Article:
Year Two. Month Eight. #SEA.

My hands grip the steering wheel and I can feel my heart racing. Time seems to be moving in slow motion, or maybe it's just my car, stuck in the worst traffic I have ever seen in my life. I flip through radio stations at rapid fire, hoping for some answer as to why the interstate seems to be a giant parking lot.

No such luck. No reason. Just really, really bad holiday traffic.

Tick tock. The car clock switches to 4:36pm.

I am not going to make it.

I am going to be late for work.

I keep hoping that I will startle myself out of this nightmare. This is what we all dread, what we all prepare for so that we don't fail to show up on time.

Getting to work is more than just a simple twenty minute drive for most folks. There's the packing. The mental checklist of required items. Commuting by plane for some people, or even just getting into your car (or onto the light rail or metro for some folks) without wrinkling your uniform. Driving to the airport employee lot. Swiping in with badges, finding a good parking spot. Getting on the shuttle bus to the airport. Elevators. Known Crewmember lines. Shuttles, trains, moving walkways to your concourse, your gate, your airplane. Outdoor ramps, at times, carrying all of your belongings up and down stairs, hoping a nice pilot will help you out.

And this is all before you even start to get paid. It's a crazy life.

And then there's the inevitable obstacles. It will happen to everyone once, at least. A flat tire. A forgotten badge or flight manual. A late check-in. Or, in my case, the night-before-Thanksgiving-traffic-jam-of-all-traffic-jams.

I return to the present and try to control my panicked breathing. This is not happening to me, I repeat over and over. I am never late. I arrive early, relax at the airport, enjoy a coffee and crew lounge gossip. I go to the plane early, settle in, adjust my lipstick.

I like the order of it all.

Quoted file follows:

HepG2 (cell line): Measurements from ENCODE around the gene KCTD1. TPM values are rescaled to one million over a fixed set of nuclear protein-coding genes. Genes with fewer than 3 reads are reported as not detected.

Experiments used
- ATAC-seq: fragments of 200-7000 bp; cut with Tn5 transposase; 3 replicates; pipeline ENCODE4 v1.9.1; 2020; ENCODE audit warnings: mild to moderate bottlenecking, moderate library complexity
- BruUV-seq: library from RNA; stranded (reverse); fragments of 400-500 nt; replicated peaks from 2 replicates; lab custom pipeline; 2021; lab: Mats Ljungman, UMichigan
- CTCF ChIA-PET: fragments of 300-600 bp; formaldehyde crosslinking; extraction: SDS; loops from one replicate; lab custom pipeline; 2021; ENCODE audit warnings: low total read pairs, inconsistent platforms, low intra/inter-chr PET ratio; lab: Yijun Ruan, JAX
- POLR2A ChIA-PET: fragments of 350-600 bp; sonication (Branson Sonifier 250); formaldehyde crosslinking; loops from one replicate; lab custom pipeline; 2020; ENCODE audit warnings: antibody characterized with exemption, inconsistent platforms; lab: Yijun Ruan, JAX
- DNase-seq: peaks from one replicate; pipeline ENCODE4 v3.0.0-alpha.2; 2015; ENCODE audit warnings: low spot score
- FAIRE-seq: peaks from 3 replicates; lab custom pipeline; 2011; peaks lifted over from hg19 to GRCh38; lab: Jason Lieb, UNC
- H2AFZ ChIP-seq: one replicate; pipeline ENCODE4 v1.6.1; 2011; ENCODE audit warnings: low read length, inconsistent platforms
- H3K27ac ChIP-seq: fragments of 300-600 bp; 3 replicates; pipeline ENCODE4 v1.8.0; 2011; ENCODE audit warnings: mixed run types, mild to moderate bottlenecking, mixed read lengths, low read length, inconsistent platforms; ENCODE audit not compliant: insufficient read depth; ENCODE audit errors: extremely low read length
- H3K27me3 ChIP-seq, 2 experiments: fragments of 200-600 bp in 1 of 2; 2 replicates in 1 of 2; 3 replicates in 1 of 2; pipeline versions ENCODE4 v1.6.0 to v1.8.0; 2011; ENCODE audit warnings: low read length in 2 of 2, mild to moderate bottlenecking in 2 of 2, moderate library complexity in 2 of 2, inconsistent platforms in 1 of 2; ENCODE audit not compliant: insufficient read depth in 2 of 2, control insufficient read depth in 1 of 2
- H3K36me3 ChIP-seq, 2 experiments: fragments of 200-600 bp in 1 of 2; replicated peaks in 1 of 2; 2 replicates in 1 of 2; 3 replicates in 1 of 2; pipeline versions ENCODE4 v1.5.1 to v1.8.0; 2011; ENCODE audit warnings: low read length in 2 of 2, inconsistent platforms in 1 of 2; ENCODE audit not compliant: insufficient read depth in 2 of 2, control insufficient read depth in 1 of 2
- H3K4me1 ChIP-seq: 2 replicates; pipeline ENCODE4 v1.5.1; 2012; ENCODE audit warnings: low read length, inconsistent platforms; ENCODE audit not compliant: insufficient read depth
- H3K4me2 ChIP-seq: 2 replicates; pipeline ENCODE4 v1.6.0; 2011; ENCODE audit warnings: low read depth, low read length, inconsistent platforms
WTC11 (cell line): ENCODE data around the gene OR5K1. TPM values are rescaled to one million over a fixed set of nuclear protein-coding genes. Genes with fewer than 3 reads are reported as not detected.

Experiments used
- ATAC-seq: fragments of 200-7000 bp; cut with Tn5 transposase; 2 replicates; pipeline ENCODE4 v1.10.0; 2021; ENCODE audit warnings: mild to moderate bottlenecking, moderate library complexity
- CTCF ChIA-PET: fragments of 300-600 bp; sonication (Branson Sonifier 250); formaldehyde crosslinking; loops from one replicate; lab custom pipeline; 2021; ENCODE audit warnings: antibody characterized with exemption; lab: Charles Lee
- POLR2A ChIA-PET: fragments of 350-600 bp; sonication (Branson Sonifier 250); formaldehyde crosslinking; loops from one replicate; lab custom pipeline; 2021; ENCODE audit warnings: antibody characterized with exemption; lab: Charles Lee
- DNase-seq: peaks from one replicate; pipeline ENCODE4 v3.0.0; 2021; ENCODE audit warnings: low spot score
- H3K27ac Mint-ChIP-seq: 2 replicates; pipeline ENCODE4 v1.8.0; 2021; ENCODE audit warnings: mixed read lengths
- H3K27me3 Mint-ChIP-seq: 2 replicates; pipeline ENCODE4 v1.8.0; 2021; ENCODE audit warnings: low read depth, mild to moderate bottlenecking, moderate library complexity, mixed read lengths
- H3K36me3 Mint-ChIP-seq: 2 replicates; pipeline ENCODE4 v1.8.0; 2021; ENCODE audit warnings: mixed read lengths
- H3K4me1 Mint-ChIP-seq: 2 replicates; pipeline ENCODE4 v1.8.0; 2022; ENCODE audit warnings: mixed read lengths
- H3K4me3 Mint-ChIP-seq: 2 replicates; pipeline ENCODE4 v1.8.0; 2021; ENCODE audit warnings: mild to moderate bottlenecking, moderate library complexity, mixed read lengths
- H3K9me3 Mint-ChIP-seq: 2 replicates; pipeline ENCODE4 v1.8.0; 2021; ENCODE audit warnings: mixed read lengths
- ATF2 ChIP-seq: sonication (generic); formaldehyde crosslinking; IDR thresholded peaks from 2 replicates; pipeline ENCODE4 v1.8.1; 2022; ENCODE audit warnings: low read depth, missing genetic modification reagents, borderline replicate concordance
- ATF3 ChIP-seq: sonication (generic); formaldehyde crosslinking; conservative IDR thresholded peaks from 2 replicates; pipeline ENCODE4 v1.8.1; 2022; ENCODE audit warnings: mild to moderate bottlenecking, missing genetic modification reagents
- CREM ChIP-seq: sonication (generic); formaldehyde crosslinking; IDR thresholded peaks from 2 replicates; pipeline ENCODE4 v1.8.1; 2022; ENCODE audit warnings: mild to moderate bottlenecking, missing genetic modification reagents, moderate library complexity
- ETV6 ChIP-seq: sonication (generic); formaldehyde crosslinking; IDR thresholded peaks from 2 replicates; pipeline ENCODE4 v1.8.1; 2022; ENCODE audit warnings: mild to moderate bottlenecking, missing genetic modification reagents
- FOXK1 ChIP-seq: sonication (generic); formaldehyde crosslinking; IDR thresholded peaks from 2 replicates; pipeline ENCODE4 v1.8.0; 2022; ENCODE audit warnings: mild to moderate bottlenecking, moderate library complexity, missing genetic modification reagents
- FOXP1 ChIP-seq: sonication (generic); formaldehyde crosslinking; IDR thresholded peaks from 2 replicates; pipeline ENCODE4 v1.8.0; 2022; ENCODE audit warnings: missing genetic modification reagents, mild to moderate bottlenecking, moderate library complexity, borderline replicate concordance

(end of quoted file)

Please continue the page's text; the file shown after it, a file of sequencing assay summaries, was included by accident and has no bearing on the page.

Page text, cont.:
But today, there is no order. There was no way to prevent this, minus leaving my house six hours before check-in. But who would have known that an hour and a half drive would turn into four painful hours on the road?

I find an exit and pull off the road to call Crew Scheduling. They understand that these things happen, but they urge me to please, please come in. I ask if there's anyone I can switch shifts with, so that my flight to Juneau, Alaska can go out in time.

There's no one else to work the flight, she sighs. Just keep driving.

And so I get back on the road and focus my attention on driving. Every minute ticks by and I grimace as my check-in time approaches, is reached, and then I pass my original check-in time and am still stuck in traffic.

By the time I pull into the employee lot it is seven minutes past departure. I call Crew Scheduling again to let them know I have arrived and race through the airport concourse to my gate. As I run full speed up to the gate, beyond embarrassed, I notice a big red delay code on the board.

Weather Delay.


We couldn't have taken off, even if I would have been there.

I run onto the plane and check in with my crew, who seemed unfazed by my late arrival. They inform me that no planes have been getting into Juneau, but the flight has still not been officially cancelled. There is a glimmer of hope a few minutes later when we are informed that there might be a tiny sliver of opportunity if we are able to take off in the next twenty minutes.

We board the plane, and I greet the holiday travelers. Tired, worn out, there poor folks just want to get home. I welcome them aboard and help with bags. We make our safety announcements, do our sweeps and prepare the cabin for departure. We dim the lights, take our jumpseats and get ready to go to Alaska.

It's been a long day.

The Captain's voice suddenly comes on over the PA. "Good evening, folks, again, we apologize for the weather delay. It looks like the delay is going to unfortunately be a little bit longer than expected. We are being told to return to the gate, and customer service representatives will be on hand to assist you with rebooking."

That's airline speak for "We're canceling this flight."

This day is about to get a little longer.

We return to the gate, and apologizing genuinely, deplane. Most travelers understand the concern. Juneau's airport is one of the tougher places to land in inclement weather.

The rest of the crew is released from duty for the night, but I am called to sit reserve for a few hours. I return to the crew lounge and throw my bags in a pile, flopping into one of the chairs.

"Long day?" another pilot asks me.

You have no idea.


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